Wednesday, March 18, 2009

How I got here – Part 2

OK, OK, finally getting back to the story line I started back on March 4 about how I got into the software and gaming biz. When we last left our hero, he had been learning about the valiant little Sinclair ZX-80.

ts1000_manual The first computer I ever bought for myself was a Timex-Sinclair TS-1000. This was touted as the “first computer under $100”. I bought mine for about $97 at KMart in 1982. This was a slightly re-badged version of the Sinclair ZX-81, successor to my ZX-80. The key difference though was that where the old fashioned ZX-80 had a trifling 1k of RAM the TS-1000 had DOUBLE that! Yes! 2k of RAM.

Through a combination of saving my own money and begging my mom, I soon added the 16k RAM pack for another $49. I also bought my first computer flight simulator – Psion Flight Simulator. Man, I crashed that plane on approach about a thousand times at least. Oh, and we’ll see that Psion name pop up again in a later episode.

The Timex had some amazing features – like the string arrays that were missing from the ZX-80. It could also do crude graphics of an almost bitmap variety. The pixels were just really big – the display resolution was 64x44 pixels.

Tape me away
Like many early computers, a cassette tape recorder was the way you cassette stored programs. This was just a regular old cassette recorder with a cable that connected the earphone and microphone jacks to the computer. To save, you’d press the record buttons on the recorder and the computer would send hellish screeching over the cable to the tape. To load, you’d press play and the computer would listen (sometimes) to the hellish screeching coming to it over the cable. This was not very reliable, so a common practice was to record things multiple times – in case one copy wouldn’t work. If you look at the little number in the circle on the tape picture, that was the number of copies of that program I saved there.
As you look through these tapes, you can see sort of the evolution of the program and my approach to source control and backups as I worked on the game. That’s kind of fun.

I remember there were some contests that Timex had that I entered. One was for the most interesting use of the database program. (I made an English/German flash card database.) Another was for the most interesting use of the spreadsheet program. (I made some kind of club budget tracking sheet.)
And I submitted a couple lame games to Timex magazines for publishing that were rejected.

early_rejection After I honed my skills a bit, there was a whiff of a possibility of making money writing software. I began working on a kind of economic simulation game that started life as “Colony” on the tape above. Ultimately, it was renamed “Astro-Miner” – complete with a glitzy splash screen on start up. I submitted this to a game publisher and received my first rejection letter.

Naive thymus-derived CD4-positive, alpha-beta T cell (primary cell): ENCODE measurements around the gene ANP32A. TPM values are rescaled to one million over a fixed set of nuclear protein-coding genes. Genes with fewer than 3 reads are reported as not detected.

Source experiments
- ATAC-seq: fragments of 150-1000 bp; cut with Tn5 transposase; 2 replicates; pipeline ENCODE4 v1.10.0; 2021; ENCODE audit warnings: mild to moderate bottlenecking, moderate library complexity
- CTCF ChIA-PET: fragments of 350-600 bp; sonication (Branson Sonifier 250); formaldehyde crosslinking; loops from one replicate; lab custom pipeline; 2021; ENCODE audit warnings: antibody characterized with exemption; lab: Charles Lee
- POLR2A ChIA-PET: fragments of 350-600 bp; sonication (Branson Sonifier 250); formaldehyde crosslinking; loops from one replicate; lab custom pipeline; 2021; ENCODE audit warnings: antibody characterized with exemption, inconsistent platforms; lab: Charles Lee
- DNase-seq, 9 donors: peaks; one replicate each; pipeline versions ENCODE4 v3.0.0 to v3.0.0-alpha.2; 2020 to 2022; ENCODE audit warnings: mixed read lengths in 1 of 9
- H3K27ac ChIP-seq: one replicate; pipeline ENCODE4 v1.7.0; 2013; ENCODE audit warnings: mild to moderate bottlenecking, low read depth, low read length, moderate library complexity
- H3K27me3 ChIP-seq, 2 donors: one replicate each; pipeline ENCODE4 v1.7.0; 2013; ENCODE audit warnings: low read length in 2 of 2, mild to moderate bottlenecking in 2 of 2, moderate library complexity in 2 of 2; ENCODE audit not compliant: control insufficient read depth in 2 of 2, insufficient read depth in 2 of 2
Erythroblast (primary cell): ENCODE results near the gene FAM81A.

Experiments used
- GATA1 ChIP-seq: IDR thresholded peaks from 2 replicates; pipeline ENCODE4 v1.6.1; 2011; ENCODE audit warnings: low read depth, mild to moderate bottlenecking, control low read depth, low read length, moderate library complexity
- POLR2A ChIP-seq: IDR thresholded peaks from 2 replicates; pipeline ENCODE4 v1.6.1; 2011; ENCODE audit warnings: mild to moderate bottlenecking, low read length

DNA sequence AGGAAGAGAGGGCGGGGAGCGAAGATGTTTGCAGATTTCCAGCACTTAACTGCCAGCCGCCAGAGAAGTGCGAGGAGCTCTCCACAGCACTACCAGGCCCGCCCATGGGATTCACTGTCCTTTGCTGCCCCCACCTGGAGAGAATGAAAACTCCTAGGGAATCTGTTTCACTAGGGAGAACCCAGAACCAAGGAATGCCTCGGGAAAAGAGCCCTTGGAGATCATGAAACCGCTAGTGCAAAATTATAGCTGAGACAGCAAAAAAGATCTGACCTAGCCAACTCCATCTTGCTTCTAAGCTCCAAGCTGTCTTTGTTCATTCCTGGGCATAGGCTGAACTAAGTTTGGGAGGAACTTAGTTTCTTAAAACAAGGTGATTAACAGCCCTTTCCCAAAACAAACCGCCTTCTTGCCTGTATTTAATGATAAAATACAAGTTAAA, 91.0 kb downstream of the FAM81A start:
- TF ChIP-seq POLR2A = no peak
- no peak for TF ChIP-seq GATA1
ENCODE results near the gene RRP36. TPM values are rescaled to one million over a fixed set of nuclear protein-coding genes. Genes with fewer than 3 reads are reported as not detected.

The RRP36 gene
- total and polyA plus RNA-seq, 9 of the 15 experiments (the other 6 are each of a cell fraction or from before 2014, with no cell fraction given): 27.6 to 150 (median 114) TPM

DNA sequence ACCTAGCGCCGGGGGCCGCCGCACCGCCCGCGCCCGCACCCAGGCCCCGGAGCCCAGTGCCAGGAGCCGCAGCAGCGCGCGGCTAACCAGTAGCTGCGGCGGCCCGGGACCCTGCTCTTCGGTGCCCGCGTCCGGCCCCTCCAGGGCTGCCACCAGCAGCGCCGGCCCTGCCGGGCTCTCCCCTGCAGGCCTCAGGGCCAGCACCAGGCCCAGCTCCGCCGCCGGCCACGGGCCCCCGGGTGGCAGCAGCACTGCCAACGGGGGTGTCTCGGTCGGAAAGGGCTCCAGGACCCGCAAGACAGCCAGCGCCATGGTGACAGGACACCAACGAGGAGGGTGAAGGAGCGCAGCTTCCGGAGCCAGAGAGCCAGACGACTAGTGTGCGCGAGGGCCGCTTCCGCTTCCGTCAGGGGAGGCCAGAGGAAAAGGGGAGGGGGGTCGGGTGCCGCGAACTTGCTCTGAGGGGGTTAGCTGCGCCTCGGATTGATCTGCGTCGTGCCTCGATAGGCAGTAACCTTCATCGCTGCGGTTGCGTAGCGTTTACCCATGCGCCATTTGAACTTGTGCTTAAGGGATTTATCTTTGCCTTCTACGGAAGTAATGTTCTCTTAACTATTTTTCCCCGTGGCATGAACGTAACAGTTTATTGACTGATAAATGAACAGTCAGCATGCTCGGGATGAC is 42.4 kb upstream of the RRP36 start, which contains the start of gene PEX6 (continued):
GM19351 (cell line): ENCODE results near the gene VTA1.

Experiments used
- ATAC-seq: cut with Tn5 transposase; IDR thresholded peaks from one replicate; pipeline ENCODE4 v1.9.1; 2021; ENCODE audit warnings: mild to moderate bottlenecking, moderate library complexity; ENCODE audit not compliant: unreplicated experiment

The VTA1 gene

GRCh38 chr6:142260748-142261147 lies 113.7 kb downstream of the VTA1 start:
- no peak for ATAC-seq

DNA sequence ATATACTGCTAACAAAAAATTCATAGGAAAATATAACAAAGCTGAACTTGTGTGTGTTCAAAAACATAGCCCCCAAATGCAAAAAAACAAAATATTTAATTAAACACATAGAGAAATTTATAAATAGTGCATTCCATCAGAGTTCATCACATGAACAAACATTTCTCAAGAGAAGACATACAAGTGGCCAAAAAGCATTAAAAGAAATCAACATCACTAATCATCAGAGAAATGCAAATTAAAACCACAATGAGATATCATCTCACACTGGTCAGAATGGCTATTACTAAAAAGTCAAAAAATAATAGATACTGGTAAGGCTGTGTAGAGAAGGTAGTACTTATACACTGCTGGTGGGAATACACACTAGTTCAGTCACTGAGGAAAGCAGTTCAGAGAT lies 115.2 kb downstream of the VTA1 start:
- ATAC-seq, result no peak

If you want to try out the glory that is the TS-1000, check out this emulator. Someone wrote the whole computer in Java.
I still have the TS1000 and last I checked it still works – although the RAM pack doesn’t. I used to keep it in my desk at work. And I still have a shoebox full of cassette software for it – including Psion Flight Simulator.

The one and only C-64
In 1983, Commodore came out with the amazing Commodore 64. It c64 was a pricey $595. Not long afterward though, they had a trade-in promotion (I tried to find the ad on the web but couldn’t) – trade in any other computer or video game, working or not, and they’d send you a $100 rebate. Somehow, I convinced my mom and dad to pony up.
Oh man. I still remember the smell of the ozone when I plugged that thing in for the first time.
The C-64 was way ahead of anything else I’d worked with. Sprites, bitmap graphics, gobs of memory, stereo sound.

Sometime in here, when I was a 9th grader, my dad had a heart attack. He recovered, but that took time and being self-employed that meant there wasn’t much money coming in. Somehow, they still bought me a disk drive for the C-64.
Now, Commodore drives were “intelligent” drives. They basically had another computer inside them that was almost as powerful as the C-64 itself. This made them pretty neat, but also very expensive…several hundred dollars. This was a sacrifice for my family. I kind of knew that at the time, but when I think of it now it is huge. I’m guessing that drive was about the same as a house payment.

I worked on some games for the C-64, but I never really completed any that felt the way I had envisioned them. Although I still remember when my mind fully wrapped around what it means to animate a sprite. And I remember the first time I did a “walk cycle” that was synchronized with sound.
My mad skilz were just not up to delivering really good game experiences. HOWEVER, I did stumble on an economic niche and made my first “serious” money programming.
You might remember that in the mid 80’s there were little mom and pop video rental stores all over. This was pre-Blockbuster and pre-Red Box. A lot of times, you had to pay to join these stores and since a lot of people didn’t even own VCRs, they rented those too.